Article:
“Retail or service” is a classic example of a phrase of which the apparent plain language meaning does not bear a strong relationship to its legal or practical meaning for purposes of application of the 7(i) exemption. In determining whether an employee works in an industry properly deemed “retail or service” (and accordingly establishing eligibility for

In August, we discussed the California Supreme Court’s ruling addressing the circumstances under which a non-California resident can be covered by that state’s employee-friendly Labor Code.  Sullivan v. Oracle Corp., 51 Cal. 4th 1191 (2011).  Yesterday, the Court of Appeals for the Ninth Circuit adopted the state court’s ruling, rejecting Defendant’s constitutional challenges

While states generally are free to enact wage and hour laws providing greater protections than contained in the Fair Labor Standards Act, sometimes such laws run afoul of federal statutes governing particular industries. In a recent decision exemplifying this type of preemption, a judge in the United States District Court of the Southern District of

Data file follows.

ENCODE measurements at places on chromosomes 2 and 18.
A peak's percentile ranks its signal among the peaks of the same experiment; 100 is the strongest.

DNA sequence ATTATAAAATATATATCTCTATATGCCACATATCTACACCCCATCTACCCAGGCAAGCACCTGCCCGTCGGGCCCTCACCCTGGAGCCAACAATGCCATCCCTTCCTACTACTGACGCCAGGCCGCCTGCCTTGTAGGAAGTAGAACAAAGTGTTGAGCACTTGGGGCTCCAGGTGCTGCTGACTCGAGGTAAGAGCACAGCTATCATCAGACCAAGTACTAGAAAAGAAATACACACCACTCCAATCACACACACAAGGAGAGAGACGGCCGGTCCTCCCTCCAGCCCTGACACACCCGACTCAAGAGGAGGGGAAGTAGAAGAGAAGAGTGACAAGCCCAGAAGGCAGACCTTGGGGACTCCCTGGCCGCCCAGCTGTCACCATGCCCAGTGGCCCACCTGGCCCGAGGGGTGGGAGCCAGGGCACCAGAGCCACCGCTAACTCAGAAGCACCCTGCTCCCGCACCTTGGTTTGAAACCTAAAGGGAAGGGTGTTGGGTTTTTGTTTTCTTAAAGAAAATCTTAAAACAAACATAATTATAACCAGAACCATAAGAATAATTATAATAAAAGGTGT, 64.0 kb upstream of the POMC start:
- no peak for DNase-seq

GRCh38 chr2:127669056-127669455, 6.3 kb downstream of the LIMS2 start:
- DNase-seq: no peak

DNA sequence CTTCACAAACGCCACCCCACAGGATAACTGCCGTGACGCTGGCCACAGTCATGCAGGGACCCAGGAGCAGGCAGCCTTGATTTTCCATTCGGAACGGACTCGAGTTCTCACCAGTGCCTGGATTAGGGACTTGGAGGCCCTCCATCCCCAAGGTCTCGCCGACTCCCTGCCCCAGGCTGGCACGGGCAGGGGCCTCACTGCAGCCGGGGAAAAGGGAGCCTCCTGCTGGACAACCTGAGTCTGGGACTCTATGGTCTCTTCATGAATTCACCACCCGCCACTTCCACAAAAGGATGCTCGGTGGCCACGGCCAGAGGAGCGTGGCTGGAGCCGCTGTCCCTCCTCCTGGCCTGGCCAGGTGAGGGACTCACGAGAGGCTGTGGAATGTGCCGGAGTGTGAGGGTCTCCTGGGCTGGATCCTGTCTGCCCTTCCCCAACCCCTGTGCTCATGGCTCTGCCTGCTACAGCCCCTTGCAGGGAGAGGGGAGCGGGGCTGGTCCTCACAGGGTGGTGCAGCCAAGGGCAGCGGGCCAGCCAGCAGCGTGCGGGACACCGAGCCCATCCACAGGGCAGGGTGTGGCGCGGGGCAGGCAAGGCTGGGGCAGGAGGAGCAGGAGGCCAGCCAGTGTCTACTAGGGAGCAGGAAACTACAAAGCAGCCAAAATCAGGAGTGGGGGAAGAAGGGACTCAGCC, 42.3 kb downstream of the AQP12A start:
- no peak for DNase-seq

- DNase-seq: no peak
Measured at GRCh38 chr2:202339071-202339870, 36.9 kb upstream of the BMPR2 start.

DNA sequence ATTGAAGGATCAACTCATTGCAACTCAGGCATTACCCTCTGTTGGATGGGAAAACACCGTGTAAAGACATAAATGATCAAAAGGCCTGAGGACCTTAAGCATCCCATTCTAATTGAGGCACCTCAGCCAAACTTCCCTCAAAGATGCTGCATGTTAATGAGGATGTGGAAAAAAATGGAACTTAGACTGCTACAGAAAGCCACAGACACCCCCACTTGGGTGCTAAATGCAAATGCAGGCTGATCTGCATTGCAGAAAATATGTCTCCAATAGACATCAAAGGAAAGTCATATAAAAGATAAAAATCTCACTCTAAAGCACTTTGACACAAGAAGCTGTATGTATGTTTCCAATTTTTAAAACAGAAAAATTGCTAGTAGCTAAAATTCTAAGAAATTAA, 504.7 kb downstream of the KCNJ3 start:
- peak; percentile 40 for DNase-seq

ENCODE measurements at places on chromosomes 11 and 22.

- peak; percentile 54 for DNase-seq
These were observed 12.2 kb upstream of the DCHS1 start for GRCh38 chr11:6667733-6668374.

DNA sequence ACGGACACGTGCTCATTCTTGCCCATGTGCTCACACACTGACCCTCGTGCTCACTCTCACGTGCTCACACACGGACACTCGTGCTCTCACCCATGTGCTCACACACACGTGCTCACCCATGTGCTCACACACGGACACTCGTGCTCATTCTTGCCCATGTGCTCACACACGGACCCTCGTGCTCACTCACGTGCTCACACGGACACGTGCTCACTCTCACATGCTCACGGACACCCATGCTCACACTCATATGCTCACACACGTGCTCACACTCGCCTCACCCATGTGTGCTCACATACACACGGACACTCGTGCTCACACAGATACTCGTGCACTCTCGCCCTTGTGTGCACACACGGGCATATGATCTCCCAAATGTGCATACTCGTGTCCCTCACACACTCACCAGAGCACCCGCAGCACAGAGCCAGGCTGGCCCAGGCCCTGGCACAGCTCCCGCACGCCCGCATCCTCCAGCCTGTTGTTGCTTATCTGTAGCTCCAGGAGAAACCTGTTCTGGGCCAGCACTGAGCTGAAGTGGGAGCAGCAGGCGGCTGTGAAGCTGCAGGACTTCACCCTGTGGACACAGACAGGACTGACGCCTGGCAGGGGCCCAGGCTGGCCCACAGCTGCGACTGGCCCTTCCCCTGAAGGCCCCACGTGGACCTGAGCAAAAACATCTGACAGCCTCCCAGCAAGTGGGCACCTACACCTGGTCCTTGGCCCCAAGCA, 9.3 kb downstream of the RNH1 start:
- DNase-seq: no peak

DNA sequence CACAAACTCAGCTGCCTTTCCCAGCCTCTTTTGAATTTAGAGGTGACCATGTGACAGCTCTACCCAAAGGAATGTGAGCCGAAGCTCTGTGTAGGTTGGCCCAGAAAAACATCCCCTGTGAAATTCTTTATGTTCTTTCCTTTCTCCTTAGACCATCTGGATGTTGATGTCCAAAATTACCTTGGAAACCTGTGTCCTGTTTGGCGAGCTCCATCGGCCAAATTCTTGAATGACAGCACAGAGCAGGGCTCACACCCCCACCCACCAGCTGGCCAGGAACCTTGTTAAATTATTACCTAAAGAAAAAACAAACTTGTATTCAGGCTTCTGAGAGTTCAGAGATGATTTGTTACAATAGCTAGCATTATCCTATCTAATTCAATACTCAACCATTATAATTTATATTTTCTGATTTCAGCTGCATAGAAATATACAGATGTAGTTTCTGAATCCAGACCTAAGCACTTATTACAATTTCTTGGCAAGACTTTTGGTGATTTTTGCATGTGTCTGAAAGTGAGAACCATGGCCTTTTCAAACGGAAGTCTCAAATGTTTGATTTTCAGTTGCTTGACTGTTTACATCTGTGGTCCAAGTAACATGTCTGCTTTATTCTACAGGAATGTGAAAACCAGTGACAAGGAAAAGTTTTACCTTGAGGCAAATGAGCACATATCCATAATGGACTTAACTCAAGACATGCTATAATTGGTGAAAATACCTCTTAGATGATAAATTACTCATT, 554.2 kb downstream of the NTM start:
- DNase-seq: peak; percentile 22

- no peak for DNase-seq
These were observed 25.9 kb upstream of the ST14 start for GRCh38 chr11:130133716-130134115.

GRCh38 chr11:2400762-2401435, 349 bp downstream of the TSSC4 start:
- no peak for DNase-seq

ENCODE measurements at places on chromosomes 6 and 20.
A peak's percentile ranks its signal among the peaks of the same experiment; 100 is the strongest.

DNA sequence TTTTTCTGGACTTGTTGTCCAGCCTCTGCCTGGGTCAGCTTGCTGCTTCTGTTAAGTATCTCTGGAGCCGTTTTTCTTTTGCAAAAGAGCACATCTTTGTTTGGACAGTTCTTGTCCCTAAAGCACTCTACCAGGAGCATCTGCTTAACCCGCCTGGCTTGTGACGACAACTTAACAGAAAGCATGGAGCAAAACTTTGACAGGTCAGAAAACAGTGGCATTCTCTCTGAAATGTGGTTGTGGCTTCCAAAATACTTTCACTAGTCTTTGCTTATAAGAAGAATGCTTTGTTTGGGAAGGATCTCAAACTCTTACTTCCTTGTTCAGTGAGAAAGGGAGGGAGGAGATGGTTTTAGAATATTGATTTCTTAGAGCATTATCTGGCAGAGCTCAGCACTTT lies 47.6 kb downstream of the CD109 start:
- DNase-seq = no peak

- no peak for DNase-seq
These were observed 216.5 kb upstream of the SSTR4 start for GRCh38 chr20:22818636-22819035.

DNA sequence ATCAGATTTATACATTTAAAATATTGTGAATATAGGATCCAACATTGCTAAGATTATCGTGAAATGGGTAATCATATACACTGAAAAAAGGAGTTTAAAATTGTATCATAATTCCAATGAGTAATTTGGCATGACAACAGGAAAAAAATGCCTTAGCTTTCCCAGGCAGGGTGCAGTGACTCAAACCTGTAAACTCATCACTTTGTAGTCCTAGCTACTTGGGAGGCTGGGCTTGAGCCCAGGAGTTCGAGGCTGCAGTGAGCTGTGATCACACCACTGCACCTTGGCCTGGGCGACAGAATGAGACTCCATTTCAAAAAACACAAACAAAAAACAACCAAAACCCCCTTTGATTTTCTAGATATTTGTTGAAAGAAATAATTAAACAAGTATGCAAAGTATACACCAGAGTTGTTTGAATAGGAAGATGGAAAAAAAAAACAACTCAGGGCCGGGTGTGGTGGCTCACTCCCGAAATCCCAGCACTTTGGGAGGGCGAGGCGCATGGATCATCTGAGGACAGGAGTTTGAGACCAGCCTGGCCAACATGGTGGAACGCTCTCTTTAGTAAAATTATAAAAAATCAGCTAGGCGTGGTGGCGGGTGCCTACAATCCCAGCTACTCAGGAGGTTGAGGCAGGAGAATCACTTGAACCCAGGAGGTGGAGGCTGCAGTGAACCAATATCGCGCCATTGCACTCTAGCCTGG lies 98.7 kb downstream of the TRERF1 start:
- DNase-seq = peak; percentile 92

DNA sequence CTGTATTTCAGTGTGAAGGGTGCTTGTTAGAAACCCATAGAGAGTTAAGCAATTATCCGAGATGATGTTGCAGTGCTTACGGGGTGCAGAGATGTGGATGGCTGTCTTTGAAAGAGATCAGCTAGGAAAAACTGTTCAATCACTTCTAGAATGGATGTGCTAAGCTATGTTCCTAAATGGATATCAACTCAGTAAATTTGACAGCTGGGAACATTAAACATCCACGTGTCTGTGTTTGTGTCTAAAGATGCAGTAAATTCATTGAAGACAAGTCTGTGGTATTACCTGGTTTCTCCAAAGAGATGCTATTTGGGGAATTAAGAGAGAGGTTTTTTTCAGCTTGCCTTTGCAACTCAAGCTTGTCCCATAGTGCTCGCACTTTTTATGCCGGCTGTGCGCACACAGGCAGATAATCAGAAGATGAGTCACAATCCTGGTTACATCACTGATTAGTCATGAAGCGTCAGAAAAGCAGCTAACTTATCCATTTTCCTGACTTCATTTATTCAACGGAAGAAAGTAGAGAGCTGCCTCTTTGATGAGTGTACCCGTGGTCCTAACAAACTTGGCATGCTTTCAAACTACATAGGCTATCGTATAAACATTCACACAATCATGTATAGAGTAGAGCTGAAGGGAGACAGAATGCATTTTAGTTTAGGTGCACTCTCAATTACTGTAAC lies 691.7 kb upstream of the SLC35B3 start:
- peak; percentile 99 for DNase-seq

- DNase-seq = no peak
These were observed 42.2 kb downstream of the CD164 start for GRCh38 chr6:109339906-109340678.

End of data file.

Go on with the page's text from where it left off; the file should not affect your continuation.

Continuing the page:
As noted by our colleagues at http://www.californiaworkplacelawblog.com/, California’s highest court has scheduled oral argument in the Brinker Restaurant Corporation litigation, addressing the state’s meal and rest requirement, for November 8, 2011.  By rule, the Court must issue its decision within 90 days of oral argument, or, by February 6, 2012.  The decision should provide

California, like several other states including Massachusetts and New York, has historically been harsh on employers which abuse the independent contractor designation, classifying individuals who are integrated into their business and function as employees as contractors for the purposes of avoiding tax and wage costs. In fact, Federal Express’ now decade-long battle with courts and